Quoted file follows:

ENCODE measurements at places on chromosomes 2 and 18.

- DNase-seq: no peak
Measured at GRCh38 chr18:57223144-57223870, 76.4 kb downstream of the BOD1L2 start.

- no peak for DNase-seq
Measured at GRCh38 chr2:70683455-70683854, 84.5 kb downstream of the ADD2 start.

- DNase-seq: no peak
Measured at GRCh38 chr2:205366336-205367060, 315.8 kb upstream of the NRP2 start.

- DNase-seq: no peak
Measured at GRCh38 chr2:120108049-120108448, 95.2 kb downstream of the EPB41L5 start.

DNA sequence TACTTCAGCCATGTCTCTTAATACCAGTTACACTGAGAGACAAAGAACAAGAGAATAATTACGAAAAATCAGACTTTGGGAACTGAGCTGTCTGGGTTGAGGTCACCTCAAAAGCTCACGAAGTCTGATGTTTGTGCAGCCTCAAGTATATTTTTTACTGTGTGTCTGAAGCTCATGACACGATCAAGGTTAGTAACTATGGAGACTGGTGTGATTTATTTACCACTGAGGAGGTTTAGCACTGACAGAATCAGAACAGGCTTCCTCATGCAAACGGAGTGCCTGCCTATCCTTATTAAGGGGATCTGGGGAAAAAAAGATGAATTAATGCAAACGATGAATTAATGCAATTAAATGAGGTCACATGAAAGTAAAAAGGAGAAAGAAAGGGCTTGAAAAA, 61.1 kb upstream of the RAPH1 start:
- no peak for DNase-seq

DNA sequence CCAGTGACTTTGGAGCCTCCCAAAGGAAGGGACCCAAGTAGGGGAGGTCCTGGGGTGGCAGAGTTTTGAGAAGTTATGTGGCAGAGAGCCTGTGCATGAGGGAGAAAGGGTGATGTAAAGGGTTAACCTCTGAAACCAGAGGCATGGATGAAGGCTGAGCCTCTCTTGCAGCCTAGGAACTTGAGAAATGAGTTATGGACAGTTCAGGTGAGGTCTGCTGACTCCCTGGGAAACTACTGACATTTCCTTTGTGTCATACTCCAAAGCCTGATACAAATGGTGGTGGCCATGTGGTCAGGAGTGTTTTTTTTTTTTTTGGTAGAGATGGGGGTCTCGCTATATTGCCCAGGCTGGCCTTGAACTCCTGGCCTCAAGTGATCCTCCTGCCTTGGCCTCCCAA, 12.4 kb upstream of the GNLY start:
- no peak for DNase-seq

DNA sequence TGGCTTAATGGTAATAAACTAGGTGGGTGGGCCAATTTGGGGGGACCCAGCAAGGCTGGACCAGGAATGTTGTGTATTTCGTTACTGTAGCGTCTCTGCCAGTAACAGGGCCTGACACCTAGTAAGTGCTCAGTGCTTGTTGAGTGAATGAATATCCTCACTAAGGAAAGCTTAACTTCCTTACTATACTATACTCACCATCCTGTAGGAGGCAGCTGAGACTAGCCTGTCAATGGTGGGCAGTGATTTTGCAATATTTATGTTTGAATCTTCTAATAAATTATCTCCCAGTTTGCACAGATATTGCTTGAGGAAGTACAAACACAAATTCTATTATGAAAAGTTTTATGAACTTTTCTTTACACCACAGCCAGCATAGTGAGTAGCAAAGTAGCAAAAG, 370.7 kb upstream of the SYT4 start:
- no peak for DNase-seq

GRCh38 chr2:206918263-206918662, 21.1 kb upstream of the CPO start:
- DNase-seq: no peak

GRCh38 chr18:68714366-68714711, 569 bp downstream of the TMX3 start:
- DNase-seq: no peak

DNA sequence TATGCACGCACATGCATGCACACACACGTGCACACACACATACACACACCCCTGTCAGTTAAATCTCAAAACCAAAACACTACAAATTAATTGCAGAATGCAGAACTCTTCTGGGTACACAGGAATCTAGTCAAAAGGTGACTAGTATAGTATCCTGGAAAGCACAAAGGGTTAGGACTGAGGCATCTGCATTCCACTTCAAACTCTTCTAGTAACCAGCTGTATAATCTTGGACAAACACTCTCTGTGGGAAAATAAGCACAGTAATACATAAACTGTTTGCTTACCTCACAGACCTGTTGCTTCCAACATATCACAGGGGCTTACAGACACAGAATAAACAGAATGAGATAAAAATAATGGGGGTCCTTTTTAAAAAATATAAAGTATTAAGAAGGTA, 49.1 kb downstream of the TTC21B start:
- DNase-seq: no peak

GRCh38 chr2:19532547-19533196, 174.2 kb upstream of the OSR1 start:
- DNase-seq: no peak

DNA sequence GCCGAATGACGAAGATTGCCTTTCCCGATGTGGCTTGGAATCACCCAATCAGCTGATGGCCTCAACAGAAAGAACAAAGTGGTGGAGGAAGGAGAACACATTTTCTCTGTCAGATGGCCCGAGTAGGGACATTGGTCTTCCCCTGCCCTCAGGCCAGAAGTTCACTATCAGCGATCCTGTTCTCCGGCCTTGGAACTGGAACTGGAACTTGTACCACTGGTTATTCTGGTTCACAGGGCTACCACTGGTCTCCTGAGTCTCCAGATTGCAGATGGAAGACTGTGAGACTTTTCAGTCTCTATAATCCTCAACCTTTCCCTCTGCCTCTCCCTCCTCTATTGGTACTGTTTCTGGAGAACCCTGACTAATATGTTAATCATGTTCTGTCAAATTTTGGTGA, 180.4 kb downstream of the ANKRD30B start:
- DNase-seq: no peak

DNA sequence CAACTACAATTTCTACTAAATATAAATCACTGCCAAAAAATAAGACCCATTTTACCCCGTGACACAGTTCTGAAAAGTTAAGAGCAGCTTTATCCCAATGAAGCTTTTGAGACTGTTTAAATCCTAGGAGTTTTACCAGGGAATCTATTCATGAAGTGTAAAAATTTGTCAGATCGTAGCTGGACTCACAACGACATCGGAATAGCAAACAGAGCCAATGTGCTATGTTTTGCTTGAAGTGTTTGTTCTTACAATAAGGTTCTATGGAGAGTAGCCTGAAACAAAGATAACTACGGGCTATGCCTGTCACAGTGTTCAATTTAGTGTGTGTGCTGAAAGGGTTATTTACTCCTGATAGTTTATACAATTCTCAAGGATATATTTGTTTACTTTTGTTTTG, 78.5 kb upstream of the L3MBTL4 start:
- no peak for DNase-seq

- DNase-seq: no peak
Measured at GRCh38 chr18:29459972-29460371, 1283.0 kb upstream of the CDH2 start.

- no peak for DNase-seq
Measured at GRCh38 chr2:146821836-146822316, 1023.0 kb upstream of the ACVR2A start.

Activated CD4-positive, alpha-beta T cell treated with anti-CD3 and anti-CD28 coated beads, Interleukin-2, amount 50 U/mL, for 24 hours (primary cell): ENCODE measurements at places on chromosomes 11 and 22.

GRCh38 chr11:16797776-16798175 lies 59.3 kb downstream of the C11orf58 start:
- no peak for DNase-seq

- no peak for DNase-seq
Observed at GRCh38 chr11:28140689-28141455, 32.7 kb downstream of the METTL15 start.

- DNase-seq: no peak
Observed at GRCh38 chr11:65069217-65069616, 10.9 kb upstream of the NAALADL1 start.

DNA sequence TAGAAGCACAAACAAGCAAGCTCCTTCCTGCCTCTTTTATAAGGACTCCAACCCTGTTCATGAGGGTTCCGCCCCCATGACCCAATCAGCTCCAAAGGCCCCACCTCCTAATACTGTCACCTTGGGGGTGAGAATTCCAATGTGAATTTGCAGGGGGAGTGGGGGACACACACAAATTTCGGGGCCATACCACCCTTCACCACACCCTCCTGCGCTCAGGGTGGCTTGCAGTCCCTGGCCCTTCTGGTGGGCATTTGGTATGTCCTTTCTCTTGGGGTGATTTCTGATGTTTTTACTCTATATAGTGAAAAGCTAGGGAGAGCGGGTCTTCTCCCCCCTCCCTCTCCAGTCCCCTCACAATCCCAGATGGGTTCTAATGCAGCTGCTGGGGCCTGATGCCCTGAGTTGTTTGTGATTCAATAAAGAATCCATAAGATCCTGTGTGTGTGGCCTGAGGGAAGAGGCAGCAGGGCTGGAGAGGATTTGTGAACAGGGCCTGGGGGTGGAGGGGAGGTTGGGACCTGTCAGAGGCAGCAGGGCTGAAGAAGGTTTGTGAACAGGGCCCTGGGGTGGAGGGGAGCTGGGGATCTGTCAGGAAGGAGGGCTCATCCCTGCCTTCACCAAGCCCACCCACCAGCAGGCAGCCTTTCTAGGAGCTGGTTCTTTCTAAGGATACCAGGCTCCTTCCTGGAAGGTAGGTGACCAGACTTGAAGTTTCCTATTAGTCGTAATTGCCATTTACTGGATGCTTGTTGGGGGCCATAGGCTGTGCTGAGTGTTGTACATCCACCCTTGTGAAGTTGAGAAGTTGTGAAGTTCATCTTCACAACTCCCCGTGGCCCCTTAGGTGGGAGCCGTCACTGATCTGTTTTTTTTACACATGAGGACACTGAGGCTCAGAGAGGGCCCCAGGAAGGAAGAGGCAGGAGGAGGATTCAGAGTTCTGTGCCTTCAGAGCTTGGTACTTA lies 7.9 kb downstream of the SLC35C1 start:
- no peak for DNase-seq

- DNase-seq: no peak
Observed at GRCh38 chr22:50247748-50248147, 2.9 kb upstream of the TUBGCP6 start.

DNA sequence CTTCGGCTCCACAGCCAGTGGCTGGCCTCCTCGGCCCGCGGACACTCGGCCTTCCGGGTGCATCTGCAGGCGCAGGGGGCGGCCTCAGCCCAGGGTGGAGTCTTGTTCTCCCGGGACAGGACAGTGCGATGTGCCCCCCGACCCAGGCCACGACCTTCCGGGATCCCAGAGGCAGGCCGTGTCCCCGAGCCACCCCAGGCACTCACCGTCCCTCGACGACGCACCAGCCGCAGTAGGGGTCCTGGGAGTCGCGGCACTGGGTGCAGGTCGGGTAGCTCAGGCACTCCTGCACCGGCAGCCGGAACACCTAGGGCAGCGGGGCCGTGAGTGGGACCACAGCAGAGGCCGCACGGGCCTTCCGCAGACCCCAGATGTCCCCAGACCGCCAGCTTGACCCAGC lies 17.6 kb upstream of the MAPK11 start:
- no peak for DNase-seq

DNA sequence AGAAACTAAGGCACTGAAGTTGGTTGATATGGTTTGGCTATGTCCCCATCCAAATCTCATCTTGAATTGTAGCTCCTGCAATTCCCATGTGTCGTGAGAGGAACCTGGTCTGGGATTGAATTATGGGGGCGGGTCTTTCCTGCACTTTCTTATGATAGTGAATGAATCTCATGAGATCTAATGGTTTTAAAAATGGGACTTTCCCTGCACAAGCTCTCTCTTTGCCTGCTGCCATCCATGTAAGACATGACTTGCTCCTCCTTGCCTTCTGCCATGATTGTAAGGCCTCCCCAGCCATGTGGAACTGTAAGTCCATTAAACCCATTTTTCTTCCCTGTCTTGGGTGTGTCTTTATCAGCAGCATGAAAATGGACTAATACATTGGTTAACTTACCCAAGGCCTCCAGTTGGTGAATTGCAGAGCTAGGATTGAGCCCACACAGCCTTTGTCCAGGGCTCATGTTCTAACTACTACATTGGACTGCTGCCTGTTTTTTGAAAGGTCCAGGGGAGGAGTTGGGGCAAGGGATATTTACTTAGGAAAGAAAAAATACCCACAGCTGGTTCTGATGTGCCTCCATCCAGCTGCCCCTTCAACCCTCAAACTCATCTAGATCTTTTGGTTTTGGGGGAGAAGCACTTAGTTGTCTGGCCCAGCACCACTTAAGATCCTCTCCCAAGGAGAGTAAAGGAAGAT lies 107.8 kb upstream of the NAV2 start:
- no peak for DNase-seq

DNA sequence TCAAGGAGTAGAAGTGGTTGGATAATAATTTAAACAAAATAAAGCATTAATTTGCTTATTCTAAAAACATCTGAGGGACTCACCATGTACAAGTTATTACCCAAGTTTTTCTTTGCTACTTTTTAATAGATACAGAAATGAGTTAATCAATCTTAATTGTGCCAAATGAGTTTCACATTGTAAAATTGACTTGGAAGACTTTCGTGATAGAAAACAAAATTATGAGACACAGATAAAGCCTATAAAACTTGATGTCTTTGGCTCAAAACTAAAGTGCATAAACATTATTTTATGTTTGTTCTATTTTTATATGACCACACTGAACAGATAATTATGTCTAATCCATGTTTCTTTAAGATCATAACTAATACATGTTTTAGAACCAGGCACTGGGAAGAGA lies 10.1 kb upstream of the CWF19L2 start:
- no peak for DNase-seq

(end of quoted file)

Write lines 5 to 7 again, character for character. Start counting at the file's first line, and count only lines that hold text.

Measured at GRCh38 chr2:70683455-70683854, 84.5 kb downstream of the ADD2 start.

- DNase-seq: no peak
Measured at GRCh38 chr2:205366336-205367060, 315.8 kb upstream of the NRP2 start.